Passeau was a solid pitcher from the start after the deal, though it didn’t show in his record because the Phillies averaged 99 losses per season during his three full seasons with the team, which was a little worse back then with 154-game schedules. He went 11-15, 3.48 in 217.1 innings in 1936, making 21 starts and 28 relief appearances. That was followed by a 14-18, 4.38 record in 1937, when he led the league with 34 starts and 292.1 innings pitched. He also finished fifth in the league with 135 strikeouts. Passeau went 11-18, 4.52 in 239 innings in 1938. That year he had 33 starts, 15 complete games and 11 relief appearances. He was traded to the Chicago Cubs early in the 1939 season and that turned things around for him. He went 2-4, 4.22 in eight starts before the deal, then finished the season by going 13-9, 3.05 the rest of the way. He finished as the league leader with 137 strikeouts, and he threw a total of 274.1 innings over 35 starts and seven relief appearances. In 1940, he went 20-13, 2.50 in 280.2 innings, with 20 complete games. It was his only 20-win season, and up to that point, his best ERA. He made 31 starts, 15 relief appearances, and he had four shutouts and five saves. He had 124 strikeouts that season, good for second in the league. It was the last time he reached triple digit strikeouts in a season, though he still managed to finish among the top ten strikeout pitchers during each of the 1942-45 seasons. He received mild MVP support during that 1940 season, finishing 16th in the voting.
Passeau went 14-14, 3.35 in 1941, and he made his first of three straight All-Star appearances. He pitched 231 innings over 30 starts and four relief appearances, finishing with 20 complete games and three shutouts. He had a strong season in 1942, going 19-14, 2.68 in 278.1 innings, with a career high of 24 complete games, which included three shutouts. He finished tenth in the MVP voting. He remained consistent over the next four seasons, while seeing a slight decline in his work as he got older. That coincided with the talent level declining in baseball as more players served in the military during WWII. In 1943, Passeau posted a 15-12, 2.91 in 257 innings, with 18 complete games in 31 starts. He went 15-9, 2.89 in 227 innings in 1944, then matched that inning total in 1945, when he had a 17-9, 2.46 record. He threw five shutouts that season, which led the National League. Not only did he have the same inning total each year, he had 27 starts and seven relief appearances both seasons. He almost matched the complete game totals as well, with 18 in 1944 and 19 in 1945.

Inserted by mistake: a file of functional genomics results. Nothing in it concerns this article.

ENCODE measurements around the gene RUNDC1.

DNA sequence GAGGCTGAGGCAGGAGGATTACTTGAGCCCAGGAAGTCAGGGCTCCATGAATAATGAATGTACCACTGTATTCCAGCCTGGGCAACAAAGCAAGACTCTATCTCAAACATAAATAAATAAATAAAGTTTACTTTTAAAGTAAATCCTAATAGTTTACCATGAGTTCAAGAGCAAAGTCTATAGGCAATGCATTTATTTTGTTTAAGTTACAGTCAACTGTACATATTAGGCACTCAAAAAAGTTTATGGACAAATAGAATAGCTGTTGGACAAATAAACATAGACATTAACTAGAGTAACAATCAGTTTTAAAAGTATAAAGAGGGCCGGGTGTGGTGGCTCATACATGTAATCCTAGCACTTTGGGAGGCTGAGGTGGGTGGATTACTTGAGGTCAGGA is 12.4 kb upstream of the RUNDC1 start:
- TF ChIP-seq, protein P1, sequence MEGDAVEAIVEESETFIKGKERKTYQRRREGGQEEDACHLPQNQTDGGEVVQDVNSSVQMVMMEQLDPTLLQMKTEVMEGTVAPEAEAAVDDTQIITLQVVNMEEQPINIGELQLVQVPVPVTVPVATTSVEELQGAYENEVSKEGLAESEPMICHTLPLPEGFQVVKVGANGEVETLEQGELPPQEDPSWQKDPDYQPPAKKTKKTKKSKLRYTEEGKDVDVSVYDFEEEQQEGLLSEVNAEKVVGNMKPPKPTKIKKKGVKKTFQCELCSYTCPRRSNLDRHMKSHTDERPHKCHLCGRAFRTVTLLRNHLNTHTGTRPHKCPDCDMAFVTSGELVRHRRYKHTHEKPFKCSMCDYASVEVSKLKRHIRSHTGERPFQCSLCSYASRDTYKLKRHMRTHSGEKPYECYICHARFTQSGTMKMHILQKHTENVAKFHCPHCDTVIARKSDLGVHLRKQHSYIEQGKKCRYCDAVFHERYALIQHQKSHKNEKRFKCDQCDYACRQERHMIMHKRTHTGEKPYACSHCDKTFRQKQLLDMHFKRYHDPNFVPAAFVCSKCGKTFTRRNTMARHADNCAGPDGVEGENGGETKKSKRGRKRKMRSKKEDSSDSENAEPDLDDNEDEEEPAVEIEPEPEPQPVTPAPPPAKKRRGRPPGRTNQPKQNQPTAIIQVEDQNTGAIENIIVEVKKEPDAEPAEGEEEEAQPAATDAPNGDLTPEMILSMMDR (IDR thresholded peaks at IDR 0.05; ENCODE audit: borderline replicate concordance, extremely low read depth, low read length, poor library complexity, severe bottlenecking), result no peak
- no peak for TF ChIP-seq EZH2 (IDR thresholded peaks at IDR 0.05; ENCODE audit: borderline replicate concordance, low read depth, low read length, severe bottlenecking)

In 21 starts in 1946, the 37-year-old Passeau went 9-8, 3.13 in 129.1 innings. He made his fourth an final All-Star appearance that year. It was also his first full season without any relief appearances. Slowed by a back injury in 1947, he didn’t make his first appearance until late June, and he struggled throughout the remainder of the year. He went 2-6, 6.25 in 63.1 innings over six starts and 13 relief appearances. Passeau finished his pro career with two seasons in the minors as a player-manager. He had a 162-150, 3.32 big league record in 2,719.2 innings. He had 331 starts, 113 relief appearances, 188 complete games, 26 shutotus and 21 saves. He hit 15 homers during his career and he was known as an excellent fielder, once going four straight seasons without an error, handling 264 chances during that time. For more on Passeau with the Pirates, check out our The One Who Got Away article on his time in Pittsburgh.
On this date in 2001, the Pirates opened up PNC Park against the Cincinnati Reds. They had spent the last 31 seasons playing their home games at Three Rivers Stadium. The Pirates opened the 2001 season by going 3-3 on the road before coming home for their season opener in Pittsburgh. On that Monday afternoon, 36,954 fans showed up to see the Pirates lose to the Cincinnati Reds by an 8-2 score. Chris Reitsma and three relievers shutdown the Pirates that day. Pittsburgh would win their first game at the new stadium two nights later, coming back from 3-0 and 5-3 deficits to win 6-5. The mood wasn’t all festive before the opening game. Earlier that day Willie Stargell passed away at age 61.
The Pirates lineup that day was:
Adrian Brown CF
Derek Bell RF
Jason Kendall C
Brian Giles LF
Aramis Ramirez 3B
Kevin Young 1B
Pat Meares 2B
Jack Wilson SS
Todd Ritchie P
Here’s the boxscore courtesy of Baseball-Reference.